the boom of the 80’s, the economical growth of Bangkok overtook the
rest of the country. This phenomenon involved a rapid urban growth of the
Thai capital. While at the end of the 20th century 7 million people were
living in Bangkok, 10 million are predicted for the year 2015. In 1997,
when the Asian economical crisis suddenly froze the dynamic of the city
development, the Thai Baht was devaluated to 50% of its original value.
At the same time when the Thai government was forced to stop the development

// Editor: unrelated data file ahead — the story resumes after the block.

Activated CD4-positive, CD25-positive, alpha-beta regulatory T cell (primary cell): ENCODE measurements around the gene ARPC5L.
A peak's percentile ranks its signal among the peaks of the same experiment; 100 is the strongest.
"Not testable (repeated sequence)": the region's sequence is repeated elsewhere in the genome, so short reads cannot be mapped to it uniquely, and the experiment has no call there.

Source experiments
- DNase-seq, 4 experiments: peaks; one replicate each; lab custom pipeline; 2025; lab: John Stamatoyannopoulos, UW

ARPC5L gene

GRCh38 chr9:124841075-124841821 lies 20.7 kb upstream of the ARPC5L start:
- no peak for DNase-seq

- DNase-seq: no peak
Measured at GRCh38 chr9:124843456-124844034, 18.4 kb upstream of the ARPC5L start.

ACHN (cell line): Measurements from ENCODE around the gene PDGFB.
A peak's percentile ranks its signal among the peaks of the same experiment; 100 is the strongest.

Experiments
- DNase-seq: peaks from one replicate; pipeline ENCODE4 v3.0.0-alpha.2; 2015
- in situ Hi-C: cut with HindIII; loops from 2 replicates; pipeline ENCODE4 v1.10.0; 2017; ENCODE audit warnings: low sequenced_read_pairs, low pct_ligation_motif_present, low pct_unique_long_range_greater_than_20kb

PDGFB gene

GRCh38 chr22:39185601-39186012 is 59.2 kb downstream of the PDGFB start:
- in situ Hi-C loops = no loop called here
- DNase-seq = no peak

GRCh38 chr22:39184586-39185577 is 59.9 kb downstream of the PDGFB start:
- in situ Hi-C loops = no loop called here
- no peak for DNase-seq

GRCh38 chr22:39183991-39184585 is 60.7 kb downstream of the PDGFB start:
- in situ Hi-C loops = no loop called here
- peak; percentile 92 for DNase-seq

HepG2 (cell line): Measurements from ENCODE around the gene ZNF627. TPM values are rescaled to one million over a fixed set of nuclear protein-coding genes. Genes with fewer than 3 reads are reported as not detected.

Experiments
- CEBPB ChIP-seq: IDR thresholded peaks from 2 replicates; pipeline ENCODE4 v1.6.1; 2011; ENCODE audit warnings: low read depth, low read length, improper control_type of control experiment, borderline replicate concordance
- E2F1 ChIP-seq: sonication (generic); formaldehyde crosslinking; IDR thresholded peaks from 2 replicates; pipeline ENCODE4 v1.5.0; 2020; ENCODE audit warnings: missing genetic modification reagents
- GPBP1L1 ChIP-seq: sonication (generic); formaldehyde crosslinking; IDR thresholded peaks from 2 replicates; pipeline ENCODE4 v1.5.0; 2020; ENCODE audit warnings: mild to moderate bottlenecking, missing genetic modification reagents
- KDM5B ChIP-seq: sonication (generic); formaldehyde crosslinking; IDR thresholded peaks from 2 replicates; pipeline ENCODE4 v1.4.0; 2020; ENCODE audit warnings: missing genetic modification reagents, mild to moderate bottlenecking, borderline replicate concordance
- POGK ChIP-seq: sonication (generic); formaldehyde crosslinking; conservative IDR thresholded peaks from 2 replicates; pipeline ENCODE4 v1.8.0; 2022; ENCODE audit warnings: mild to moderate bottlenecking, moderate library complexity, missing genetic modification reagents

of infrastructures and public equipments, local investors froze their projects.
About 400 construction sites, sprawled all over Bangkok, were abandoned.
Among them car parks, office towers, hotels, malls and highways. What’s
left over today are skeletons of concrete, which offer thousands of vacant
overlaying platforms in the city. In the last few years the importance of
Bangkok as a financial pole in South-East Asia provoked the rising up of
the land price in down-town, involving social discrimination.